Well most space is covered by the runtime, TypeInfo and stuff like struct .init data. Use http://thecybershadow.net/d/mapview to get a graphical view of your app. E.g. on Linux it sometimes shows Afterpadding way too large.
Dec 10 2011
next sibling parent Bane <branimir.milosavljevic gmail.com> writes:
Trass3r Wrote:

 Short term and long term suggestions ? Anything we can do ? I heard it  
 is some problem with linking dead code?

Well most space is covered by the runtime, TypeInfo and stuff like struct .init data. Use http://thecybershadow.net/d/mapview to get a graphical view of your app. E.g. on Linux it sometimes shows Afterpadding way too large.

Yes, I use it, great piece of work.
Dec 10 2011
prev sibling parent Trass3r <un known.com> writes:
 Use http://thecybershadow.net/d/mapview to get a graphical view of your  
 app.
 E.g. on Linux it sometimes shows Afterpadding way too large.

I meant there still are some quirks though like Afterpadding shown way too large cause of ld map file parsing errors.
Dec 10 2011
prev sibling next sibling parent reply Mehrdad <wfunction hotmail.com> writes:
On 12/10/2011 7:39 AM, Bane wrote:
 Short term and long term suggestions ? Anything we can do ? I heard it 
 is some problem with linking dead code?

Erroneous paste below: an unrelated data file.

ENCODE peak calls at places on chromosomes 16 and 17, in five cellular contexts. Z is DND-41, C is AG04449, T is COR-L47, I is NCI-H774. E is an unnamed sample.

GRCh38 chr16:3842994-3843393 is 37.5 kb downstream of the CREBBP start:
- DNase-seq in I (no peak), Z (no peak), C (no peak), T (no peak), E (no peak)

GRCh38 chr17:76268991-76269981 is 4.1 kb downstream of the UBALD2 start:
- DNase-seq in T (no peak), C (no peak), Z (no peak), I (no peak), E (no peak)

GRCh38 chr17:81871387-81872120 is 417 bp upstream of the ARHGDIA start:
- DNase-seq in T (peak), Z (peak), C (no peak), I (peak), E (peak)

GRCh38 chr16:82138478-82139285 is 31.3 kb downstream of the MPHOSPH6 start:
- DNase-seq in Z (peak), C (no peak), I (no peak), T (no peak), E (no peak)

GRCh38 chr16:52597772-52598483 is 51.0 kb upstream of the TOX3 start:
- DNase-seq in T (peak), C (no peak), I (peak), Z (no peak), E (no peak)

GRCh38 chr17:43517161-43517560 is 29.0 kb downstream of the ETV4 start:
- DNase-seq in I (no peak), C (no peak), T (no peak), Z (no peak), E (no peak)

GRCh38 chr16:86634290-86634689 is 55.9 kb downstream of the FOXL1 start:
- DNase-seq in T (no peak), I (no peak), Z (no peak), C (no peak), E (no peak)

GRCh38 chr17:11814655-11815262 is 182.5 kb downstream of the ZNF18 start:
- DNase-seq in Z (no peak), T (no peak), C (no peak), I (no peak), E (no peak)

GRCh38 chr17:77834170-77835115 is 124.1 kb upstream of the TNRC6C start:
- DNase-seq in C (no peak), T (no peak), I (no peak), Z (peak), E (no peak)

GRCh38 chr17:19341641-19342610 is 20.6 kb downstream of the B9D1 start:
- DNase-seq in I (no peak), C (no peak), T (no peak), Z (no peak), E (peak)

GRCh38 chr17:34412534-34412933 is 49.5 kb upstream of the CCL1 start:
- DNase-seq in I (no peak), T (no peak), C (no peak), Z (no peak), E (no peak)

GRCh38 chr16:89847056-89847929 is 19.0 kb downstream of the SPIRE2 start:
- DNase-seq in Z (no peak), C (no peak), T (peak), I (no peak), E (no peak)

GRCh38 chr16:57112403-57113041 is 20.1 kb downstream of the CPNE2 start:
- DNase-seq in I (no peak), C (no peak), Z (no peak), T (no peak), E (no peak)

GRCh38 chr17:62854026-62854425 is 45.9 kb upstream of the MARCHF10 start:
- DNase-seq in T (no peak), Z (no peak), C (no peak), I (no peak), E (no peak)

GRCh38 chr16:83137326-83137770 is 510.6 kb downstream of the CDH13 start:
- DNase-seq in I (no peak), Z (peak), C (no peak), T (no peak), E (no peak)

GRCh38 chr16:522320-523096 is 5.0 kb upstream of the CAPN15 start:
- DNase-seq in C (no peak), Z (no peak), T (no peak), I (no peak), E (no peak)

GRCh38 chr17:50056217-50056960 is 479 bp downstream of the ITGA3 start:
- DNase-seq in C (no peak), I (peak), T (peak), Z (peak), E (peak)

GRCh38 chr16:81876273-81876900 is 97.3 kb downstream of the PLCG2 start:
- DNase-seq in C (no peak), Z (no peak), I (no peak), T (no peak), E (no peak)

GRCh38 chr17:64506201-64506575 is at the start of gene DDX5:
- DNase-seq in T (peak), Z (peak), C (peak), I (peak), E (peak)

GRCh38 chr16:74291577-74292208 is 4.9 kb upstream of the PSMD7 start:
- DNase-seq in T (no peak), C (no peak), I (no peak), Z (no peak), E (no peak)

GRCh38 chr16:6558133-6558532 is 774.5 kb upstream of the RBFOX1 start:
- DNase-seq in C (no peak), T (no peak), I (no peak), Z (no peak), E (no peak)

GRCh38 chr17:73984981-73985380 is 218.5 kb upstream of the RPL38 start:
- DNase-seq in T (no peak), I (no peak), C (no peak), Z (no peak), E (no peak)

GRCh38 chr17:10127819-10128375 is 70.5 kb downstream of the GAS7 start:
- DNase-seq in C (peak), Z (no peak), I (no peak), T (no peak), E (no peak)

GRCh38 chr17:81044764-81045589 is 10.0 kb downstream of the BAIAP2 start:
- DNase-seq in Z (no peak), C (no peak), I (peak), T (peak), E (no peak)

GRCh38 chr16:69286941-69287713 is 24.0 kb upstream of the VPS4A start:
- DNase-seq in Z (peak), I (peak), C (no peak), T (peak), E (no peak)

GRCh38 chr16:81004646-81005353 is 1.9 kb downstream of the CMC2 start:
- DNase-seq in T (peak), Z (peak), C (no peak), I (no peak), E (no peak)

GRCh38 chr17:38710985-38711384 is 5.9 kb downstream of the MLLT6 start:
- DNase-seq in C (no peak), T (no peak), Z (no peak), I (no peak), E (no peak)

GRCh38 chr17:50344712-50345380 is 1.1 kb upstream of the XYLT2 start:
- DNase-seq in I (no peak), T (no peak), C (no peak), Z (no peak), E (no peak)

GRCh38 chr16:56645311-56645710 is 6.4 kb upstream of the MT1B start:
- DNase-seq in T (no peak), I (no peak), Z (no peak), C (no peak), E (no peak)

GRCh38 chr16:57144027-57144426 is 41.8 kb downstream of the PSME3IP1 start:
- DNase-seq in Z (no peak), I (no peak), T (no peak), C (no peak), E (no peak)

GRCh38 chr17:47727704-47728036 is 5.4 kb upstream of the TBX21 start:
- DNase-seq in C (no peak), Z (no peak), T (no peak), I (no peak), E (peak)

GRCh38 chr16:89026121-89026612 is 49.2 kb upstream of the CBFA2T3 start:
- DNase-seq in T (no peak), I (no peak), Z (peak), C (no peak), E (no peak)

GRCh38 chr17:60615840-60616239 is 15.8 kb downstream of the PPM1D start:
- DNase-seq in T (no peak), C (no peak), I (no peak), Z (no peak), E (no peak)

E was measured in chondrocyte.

import std.stdio;
 int main(){
   writefln("Hello Bloat!");
   return 0;
 }

 dmd -release -O hello.d

 On Windows:
 v1.071 = 339 Kb
 v2.056 = 1017 Kb

 It looks very ugly and might distract some people.

If Walter simply releases a few small parts of SNN.lib, it's quite possible to use your own C runtime instead. And that will lower the executable size down to ~10 KB.
Dec 10 2011
next sibling parent reply Trass3r <un known.com> writes:
 If Walter simply releases a few small parts of SNN.lib, it's quite  
 possible to use your own C runtime instead. And that will lower the  
 executable size down to ~10 KB.

Impossible. You forget the D runtime, type info and all the crap from phobos that gets pulled in. http://thecybershadow.net/d/mapview/view.php?id=4ee3af86c32f2
Dec 10 2011
parent reply Mehrdad <wfunction hotmail.com> writes:
On 12/10/2011 11:18 AM, Trass3r wrote:
 If Walter simply releases a few small parts of SNN.lib, it's quite 
 possible to use your own C runtime instead. And that will lower the 
 executable size down to ~10 KB.

Impossible. You forget the D runtime, type info and all the crap from phobos that gets pulled in. http://thecybershadow.net/d/mapview/view.php?id=4ee3af86c32f2

Sorry, I meant EXCLUDING the 'hello world' part. i.e. a program that (literally) does nothing should not require anything except argument-parsing, which can be done through msvcrt.dll's __wgetmainargs(). So really, it should hardly need any code at all.
Dec 10 2011
parent reply Mehrdad <wfunction hotmail.com> writes:
On 12/10/2011 11:59 AM, Trass3r wrote:
 Sorry, I meant EXCLUDING the 'hello world' part.

 i.e. a program that (literally) does nothing should not require 
 anything except argument-parsing, which can be done through 
 msvcrt.dll's __wgetmainargs(). So really, it should hardly need any 
 code at all.

I know it shouldn't. But currently you still have to statically link the runtime, gc, etc. even in an empty program: http://thecybershadow.net/d/mapview/view.php?id=4ee3b98636422